“The London Restoration” by Rachel McMillan, Narrated by Hannah Curtis #BookReview

Georgia Kostopoulou


Architectural Historian Diana Somerville has been a code breaker at Bletchley Park during World War II. There she has met some interesting people that have been working for the government, ones that she would have not met otherwise. Now, in the 1945 London, the war is over and Diana has been requested to do something more for her country. Alas, she cannot speak of it as she is bound by the Official Secrets Act she has signed. This engagement of hers, keeps her from open conversations with her husband Brent, that has now returned from his service. She cannot share this information, unless MI6 allows her to.

Brent Somerville, professor of theology at King’s College, went to world and was met with all its mighty and sorrow. He lost a friend and witness some very difficult situations. Now that he is back, he wants to spend his days with his wife and get over his own trauma. He hopes his aiding with her church consultation will bring them closer and help him understand why she was away for five weeks when he needed her the most.

The two of them start visiting churches looking for what can be repaired and how, while at the same time they have their own agenda. Diana needs to find as much information as she can, with respect to a Russian agent called Eternity, so she can do what she was asked for and get done with it and eventually have more time to devote to her husband. Brent seems so distant some times and she knows that she is partly responsible for that. not letting him in on everything that has happened in her life during the war.  Another part is the war itself. Such events, as the World War II was, can change ones life for good. Both of them have been through experiences that have affected them greatly and Brent has been through some that don’t allow him to sleep peacefully. He is afraid he might hurt his beloved wife during one of his nightmares, so he prefers to sleep at the couch instead.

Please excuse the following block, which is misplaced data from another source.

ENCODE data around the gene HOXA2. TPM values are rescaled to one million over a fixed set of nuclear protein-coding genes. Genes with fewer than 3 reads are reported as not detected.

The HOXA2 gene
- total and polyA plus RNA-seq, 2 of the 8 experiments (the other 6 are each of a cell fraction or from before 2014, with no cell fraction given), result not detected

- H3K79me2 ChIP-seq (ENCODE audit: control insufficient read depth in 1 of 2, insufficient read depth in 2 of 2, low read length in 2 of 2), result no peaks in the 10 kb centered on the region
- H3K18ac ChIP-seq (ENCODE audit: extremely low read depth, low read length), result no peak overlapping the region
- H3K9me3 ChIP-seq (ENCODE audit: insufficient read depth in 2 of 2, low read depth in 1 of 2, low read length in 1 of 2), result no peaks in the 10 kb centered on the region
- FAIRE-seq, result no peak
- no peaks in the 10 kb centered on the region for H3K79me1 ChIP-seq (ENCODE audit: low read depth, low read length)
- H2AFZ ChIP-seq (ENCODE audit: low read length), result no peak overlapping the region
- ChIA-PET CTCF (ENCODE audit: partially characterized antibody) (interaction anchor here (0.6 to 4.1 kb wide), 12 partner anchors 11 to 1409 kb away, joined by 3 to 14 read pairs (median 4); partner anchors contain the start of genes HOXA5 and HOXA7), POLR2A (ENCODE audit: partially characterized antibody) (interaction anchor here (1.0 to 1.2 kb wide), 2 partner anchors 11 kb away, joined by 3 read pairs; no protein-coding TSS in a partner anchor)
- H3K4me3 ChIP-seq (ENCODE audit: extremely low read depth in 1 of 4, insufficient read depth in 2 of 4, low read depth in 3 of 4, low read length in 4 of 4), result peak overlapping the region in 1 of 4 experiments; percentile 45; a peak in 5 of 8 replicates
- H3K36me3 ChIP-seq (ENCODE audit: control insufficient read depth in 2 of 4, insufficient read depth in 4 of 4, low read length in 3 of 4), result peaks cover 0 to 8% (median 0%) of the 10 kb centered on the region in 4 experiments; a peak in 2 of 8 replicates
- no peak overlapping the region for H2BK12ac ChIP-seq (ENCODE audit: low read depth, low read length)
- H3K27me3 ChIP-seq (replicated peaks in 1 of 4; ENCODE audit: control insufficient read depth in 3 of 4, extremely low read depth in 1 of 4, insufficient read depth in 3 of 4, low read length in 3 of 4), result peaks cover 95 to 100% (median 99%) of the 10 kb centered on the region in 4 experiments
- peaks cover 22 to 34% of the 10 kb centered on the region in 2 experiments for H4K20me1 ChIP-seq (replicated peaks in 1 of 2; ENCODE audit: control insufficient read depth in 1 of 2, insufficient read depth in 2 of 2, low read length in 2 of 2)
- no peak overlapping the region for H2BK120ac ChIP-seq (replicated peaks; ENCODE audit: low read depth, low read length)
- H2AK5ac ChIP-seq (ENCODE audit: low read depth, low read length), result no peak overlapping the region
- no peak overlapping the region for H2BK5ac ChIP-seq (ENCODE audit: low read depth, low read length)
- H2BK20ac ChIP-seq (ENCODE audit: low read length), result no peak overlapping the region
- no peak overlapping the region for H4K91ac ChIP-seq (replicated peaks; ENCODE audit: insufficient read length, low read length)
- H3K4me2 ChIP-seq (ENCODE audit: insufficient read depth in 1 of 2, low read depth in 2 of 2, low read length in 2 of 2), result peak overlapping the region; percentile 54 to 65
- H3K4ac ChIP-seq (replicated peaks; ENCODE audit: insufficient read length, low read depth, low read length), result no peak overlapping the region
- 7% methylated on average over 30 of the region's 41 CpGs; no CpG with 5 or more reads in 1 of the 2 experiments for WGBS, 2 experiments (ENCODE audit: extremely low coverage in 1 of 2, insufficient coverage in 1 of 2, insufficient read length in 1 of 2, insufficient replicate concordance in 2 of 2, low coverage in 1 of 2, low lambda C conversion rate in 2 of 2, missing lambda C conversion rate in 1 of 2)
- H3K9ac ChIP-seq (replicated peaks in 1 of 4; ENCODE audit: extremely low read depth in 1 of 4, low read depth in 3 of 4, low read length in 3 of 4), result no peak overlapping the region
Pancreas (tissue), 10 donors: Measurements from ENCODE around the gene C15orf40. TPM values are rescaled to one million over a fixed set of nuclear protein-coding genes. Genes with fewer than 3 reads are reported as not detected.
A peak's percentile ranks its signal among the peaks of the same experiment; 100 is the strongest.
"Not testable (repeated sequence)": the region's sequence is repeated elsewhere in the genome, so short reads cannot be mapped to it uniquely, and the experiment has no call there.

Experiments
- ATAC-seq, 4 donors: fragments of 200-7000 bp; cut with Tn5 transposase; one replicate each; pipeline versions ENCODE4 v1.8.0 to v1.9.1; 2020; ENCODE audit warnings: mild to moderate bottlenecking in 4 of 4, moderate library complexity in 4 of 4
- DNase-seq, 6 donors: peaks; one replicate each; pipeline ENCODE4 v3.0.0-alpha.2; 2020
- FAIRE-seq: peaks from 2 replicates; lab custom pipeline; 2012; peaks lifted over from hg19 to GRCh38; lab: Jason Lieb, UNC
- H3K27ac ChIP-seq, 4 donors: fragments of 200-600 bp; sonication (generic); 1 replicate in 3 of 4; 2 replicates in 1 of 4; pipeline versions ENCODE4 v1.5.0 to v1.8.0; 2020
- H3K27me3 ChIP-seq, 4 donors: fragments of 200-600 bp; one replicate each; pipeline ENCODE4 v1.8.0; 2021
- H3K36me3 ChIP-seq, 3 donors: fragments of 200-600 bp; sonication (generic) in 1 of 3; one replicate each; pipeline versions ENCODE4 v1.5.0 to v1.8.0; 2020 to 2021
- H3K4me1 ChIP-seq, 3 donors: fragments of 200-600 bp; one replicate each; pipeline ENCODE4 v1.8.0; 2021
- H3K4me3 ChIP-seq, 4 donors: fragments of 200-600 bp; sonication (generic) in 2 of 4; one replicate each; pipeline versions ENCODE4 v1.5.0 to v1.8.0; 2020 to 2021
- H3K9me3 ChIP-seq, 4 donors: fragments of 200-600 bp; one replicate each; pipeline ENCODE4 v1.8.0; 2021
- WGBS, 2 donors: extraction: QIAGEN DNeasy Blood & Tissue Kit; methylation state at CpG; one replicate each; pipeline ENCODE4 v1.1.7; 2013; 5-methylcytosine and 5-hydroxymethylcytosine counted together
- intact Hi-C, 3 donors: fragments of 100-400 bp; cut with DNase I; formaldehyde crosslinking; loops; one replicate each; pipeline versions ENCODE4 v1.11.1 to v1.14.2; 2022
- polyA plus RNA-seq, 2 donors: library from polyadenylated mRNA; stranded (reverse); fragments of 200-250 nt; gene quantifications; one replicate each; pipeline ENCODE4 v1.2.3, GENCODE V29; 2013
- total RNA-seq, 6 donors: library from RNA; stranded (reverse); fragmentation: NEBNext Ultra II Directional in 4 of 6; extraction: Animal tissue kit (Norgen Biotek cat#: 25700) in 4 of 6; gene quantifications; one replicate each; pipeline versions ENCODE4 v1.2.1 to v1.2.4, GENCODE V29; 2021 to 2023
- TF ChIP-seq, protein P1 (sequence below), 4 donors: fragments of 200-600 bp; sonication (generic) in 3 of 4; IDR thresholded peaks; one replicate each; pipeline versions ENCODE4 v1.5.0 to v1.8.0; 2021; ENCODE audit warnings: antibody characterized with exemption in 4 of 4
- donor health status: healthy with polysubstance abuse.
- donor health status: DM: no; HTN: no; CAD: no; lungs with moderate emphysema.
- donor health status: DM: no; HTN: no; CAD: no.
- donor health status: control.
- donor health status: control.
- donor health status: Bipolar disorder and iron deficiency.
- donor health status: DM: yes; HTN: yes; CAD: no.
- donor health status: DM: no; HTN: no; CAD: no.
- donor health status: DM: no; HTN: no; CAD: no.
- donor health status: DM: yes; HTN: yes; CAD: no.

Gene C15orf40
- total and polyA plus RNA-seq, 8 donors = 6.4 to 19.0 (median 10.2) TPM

The book synopsis includes all the interesting part about the book, including MI6, Russian spies and covered work at a troublesome time. World War II always has great stories to tell or to inspire. It depends on the point of view. In this case, I felt that the author wanted to focus more on the social impact a war has and how it changes people. The focus point was how people can find each other after four years of separation because of war and come to think that this person that stands in front of them, the one that they fell in love with not that long ago, is something of a stranger. Which is a big truth, if I may say. The spying stuff was their just to spice things up and add to the background of Diana’s change.

Even so, I really enjoyed listening to this audiobook. The narrator did her best to create the atmosphere the author wanted, making it difficult to understand if this was about the restoration of London, or the restoration of Diana’s and Brent’s relationship.

Thanks to NetGalley and Thomas Nelson for the opportunity to listen and review this audiobook.


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